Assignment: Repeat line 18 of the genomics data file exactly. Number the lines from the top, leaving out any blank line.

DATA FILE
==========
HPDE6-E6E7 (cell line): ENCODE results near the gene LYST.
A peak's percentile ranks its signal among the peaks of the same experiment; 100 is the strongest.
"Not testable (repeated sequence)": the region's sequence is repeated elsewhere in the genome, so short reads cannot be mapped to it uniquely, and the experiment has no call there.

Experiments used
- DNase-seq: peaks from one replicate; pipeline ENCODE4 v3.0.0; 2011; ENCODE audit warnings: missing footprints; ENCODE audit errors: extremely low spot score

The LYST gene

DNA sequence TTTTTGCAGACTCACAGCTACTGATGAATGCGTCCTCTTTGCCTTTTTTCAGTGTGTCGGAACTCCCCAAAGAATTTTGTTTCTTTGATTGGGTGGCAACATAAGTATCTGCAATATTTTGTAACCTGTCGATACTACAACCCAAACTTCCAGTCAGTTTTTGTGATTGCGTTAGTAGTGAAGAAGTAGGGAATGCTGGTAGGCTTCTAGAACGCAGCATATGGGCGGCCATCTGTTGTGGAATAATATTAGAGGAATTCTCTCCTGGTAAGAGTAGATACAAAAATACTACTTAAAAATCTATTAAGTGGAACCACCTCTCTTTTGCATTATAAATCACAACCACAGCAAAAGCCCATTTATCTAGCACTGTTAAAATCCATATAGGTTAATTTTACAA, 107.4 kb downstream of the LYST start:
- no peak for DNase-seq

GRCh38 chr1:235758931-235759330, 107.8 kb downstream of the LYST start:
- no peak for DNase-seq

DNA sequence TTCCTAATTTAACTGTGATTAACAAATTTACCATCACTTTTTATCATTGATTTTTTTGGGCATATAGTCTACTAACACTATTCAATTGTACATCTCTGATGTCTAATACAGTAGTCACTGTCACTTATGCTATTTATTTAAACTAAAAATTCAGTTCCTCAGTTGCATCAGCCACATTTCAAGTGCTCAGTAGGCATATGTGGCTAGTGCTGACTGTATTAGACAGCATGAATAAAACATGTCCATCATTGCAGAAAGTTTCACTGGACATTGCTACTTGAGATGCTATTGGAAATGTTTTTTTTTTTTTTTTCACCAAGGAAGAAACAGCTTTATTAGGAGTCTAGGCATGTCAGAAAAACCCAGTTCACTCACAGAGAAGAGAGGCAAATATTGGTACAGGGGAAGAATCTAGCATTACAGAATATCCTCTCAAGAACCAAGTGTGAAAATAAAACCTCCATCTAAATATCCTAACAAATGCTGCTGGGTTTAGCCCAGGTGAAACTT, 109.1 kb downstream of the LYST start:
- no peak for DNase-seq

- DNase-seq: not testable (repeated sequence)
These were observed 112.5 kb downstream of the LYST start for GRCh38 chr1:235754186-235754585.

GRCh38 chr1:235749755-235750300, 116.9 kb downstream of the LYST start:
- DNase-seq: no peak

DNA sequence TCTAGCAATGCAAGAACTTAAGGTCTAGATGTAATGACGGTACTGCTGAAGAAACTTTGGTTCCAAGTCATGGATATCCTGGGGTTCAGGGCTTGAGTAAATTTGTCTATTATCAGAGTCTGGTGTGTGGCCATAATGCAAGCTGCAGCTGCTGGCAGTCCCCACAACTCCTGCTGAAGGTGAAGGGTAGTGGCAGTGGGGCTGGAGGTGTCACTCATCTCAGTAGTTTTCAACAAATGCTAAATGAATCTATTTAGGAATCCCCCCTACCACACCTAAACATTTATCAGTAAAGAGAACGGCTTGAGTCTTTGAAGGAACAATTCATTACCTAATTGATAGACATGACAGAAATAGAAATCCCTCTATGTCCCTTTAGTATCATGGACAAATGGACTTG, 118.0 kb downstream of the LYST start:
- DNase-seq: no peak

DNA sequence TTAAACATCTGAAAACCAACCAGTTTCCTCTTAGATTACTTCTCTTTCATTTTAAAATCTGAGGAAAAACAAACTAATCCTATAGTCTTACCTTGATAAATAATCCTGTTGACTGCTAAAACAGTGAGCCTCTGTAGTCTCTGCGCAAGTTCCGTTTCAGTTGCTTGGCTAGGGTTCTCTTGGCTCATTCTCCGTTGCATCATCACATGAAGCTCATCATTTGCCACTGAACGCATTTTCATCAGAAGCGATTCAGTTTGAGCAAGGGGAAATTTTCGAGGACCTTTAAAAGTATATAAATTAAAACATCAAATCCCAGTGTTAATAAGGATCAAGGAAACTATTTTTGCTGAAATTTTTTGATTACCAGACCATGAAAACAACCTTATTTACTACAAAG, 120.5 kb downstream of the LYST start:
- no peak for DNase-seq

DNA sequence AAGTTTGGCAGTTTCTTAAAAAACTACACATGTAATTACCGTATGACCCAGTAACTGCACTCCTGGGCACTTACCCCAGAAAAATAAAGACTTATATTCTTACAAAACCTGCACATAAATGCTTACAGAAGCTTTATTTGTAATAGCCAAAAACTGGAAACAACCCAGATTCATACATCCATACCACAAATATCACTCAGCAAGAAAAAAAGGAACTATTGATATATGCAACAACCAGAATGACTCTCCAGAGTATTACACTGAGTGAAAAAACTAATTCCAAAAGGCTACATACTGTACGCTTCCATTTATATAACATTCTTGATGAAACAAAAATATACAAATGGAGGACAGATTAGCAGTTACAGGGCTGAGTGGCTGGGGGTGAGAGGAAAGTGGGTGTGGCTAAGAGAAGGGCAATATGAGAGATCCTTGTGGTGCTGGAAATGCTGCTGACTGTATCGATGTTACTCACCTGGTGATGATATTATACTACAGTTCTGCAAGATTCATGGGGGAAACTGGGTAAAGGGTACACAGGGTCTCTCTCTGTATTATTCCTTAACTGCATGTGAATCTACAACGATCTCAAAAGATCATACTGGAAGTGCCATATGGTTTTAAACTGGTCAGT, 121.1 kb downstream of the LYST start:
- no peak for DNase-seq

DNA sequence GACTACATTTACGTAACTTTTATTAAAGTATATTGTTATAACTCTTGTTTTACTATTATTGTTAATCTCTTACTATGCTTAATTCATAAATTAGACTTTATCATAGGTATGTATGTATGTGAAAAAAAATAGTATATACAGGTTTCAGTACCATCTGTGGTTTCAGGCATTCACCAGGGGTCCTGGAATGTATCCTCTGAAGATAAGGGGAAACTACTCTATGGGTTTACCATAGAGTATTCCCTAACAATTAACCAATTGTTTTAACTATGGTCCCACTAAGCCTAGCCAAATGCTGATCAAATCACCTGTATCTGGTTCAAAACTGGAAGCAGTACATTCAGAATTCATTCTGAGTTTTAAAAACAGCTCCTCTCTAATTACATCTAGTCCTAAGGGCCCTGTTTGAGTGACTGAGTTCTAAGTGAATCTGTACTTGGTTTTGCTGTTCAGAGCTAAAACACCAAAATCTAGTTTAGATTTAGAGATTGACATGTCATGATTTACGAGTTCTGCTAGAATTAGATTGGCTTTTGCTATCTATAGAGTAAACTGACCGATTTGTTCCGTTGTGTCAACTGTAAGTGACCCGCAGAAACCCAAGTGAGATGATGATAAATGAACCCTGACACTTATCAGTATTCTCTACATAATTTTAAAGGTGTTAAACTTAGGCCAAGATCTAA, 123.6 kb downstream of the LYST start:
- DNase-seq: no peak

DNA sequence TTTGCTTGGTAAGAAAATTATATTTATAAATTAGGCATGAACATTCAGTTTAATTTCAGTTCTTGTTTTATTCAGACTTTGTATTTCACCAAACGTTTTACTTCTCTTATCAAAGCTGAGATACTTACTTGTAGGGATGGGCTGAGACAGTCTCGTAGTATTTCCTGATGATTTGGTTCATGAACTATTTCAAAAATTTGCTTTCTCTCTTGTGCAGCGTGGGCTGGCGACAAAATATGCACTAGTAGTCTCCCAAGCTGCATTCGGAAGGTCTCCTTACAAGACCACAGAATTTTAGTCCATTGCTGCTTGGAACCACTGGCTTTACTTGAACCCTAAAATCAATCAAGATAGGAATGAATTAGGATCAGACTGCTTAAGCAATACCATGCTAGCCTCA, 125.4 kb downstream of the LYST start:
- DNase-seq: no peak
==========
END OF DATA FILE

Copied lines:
- DNase-seq: no peak